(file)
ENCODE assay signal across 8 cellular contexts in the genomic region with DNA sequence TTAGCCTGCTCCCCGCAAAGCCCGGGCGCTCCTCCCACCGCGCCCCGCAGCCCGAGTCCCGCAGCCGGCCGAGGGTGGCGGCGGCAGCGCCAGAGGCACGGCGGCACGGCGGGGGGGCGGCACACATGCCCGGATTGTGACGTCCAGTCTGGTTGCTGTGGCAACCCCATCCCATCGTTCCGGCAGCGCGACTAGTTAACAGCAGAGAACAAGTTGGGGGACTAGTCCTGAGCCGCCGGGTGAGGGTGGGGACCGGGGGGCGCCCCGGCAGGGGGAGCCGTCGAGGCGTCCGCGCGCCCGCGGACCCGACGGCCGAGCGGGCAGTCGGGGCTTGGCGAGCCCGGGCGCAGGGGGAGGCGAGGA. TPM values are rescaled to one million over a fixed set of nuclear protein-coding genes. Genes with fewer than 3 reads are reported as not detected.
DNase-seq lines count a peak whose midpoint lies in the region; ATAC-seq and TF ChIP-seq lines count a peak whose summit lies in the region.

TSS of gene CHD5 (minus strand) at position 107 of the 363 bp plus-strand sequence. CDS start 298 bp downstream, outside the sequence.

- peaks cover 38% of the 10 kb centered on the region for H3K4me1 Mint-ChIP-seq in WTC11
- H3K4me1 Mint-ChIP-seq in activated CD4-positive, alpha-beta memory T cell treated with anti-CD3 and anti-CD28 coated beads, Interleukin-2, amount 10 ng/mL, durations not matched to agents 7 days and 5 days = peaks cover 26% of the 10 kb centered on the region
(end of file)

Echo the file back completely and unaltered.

ENCODE assay signal across 8 cellular contexts in the genomic region with DNA sequence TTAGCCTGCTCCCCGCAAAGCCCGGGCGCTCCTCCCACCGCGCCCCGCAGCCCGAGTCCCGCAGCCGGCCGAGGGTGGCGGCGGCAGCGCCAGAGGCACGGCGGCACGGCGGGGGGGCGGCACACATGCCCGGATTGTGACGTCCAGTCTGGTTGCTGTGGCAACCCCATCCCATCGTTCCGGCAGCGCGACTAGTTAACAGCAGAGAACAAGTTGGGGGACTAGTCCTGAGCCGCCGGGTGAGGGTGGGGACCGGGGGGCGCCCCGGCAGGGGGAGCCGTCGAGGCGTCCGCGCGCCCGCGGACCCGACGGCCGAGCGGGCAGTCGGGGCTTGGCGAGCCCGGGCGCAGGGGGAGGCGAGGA. TPM values are rescaled to one million over a fixed set of nuclear protein-coding genes. Genes with fewer than 3 reads are reported as not detected.
DNase-seq lines count a peak whose midpoint lies in the region; ATAC-seq and TF ChIP-seq lines count a peak whose summit lies in the region.

TSS of gene CHD5 (minus strand) at position 107 of the 363 bp plus-strand sequence. CDS start 298 bp downstream, outside the sequence.

- peaks cover 38% of the 10 kb centered on the region for H3K4me1 Mint-ChIP-seq in WTC11
- H3K4me1 Mint-ChIP-seq in activated CD4-positive, alpha-beta memory T cell treated with anti-CD3 and anti-CD28 coated beads, Interleukin-2, amount 10 ng/mL, durations not matched to agents 7 days and 5 days = peaks cover 26% of the 10 kb centered on the region